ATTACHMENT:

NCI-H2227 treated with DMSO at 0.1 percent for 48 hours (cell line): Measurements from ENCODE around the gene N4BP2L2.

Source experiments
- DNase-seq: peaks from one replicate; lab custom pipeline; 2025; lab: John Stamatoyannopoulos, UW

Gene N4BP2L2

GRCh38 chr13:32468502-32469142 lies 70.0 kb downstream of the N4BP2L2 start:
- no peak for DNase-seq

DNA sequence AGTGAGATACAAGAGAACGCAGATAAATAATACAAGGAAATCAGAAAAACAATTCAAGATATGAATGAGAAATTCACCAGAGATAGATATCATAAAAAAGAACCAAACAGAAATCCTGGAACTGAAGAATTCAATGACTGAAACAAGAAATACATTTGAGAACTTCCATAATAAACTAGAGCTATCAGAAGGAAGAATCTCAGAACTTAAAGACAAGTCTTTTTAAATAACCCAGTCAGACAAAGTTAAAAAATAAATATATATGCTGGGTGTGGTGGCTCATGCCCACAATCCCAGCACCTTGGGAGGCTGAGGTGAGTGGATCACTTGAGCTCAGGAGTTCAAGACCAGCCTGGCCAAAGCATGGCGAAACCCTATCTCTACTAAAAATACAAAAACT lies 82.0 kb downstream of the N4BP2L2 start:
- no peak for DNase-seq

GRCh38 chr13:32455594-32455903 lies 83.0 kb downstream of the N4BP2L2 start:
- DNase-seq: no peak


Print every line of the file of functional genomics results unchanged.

NCI-H2227 treated with DMSO at 0.1 percent for 48 hours (cell line): Measurements from ENCODE around the gene N4BP2L2.

Source experiments
- DNase-seq: peaks from one replicate; lab custom pipeline; 2025; lab: John Stamatoyannopoulos, UW

Gene N4BP2L2

GRCh38 chr13:32468502-32469142 lies 70.0 kb downstream of the N4BP2L2 start:
- no peak for DNase-seq

DNA sequence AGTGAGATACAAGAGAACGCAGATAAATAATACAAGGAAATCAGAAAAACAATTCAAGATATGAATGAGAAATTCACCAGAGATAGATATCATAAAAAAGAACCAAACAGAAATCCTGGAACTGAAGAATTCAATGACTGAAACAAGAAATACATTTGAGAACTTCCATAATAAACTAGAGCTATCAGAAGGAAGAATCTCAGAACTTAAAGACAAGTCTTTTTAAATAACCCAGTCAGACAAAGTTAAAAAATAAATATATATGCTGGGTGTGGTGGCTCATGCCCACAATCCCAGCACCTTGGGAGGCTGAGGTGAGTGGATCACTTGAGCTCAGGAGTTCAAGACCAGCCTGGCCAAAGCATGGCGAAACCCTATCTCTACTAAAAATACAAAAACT lies 82.0 kb downstream of the N4BP2L2 start:
- no peak for DNase-seq

GRCh38 chr13:32455594-32455903 lies 83.0 kb downstream of the N4BP2L2 start:
- DNase-seq: no peak